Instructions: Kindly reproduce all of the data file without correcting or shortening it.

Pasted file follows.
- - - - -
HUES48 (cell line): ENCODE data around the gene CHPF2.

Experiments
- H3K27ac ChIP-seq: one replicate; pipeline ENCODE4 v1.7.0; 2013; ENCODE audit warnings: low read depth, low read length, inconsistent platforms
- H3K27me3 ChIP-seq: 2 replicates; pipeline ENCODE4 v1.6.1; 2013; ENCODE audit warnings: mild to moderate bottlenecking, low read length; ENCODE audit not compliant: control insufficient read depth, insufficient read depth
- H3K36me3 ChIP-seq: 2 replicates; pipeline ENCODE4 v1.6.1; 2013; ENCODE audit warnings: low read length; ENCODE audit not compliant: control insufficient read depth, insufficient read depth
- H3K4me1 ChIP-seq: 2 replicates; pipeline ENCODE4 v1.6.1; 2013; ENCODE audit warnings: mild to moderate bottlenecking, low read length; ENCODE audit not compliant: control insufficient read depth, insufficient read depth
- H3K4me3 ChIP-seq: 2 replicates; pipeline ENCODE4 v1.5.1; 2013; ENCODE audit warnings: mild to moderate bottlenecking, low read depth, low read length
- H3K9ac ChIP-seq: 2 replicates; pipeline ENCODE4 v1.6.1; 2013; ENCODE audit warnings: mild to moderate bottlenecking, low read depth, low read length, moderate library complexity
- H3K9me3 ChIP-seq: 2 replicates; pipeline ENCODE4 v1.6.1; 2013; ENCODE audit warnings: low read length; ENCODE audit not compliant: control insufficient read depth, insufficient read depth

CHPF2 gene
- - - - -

HUES48 (cell line): ENCODE data around the gene CHPF2.

Experiments
- H3K27ac ChIP-seq: one replicate; pipeline ENCODE4 v1.7.0; 2013; ENCODE audit warnings: low read depth, low read length, inconsistent platforms
- H3K27me3 ChIP-seq: 2 replicates; pipeline ENCODE4 v1.6.1; 2013; ENCODE audit warnings: mild to moderate bottlenecking, low read length; ENCODE audit not compliant: control insufficient read depth, insufficient read depth
- H3K36me3 ChIP-seq: 2 replicates; pipeline ENCODE4 v1.6.1; 2013; ENCODE audit warnings: low read length; ENCODE audit not compliant: control insufficient read depth, insufficient read depth
- H3K4me1 ChIP-seq: 2 replicates; pipeline ENCODE4 v1.6.1; 2013; ENCODE audit warnings: mild to moderate bottlenecking, low read length; ENCODE audit not compliant: control insufficient read depth, insufficient read depth
- H3K4me3 ChIP-seq: 2 replicates; pipeline ENCODE4 v1.5.1; 2013; ENCODE audit warnings: mild to moderate bottlenecking, low read depth, low read length
- H3K9ac ChIP-seq: 2 replicates; pipeline ENCODE4 v1.6.1; 2013; ENCODE audit warnings: mild to moderate bottlenecking, low read depth, low read length, moderate library complexity
- H3K9me3 ChIP-seq: 2 replicates; pipeline ENCODE4 v1.6.1; 2013; ENCODE audit warnings: low read length; ENCODE audit not compliant: control insufficient read depth, insufficient read depth

CHPF2 gene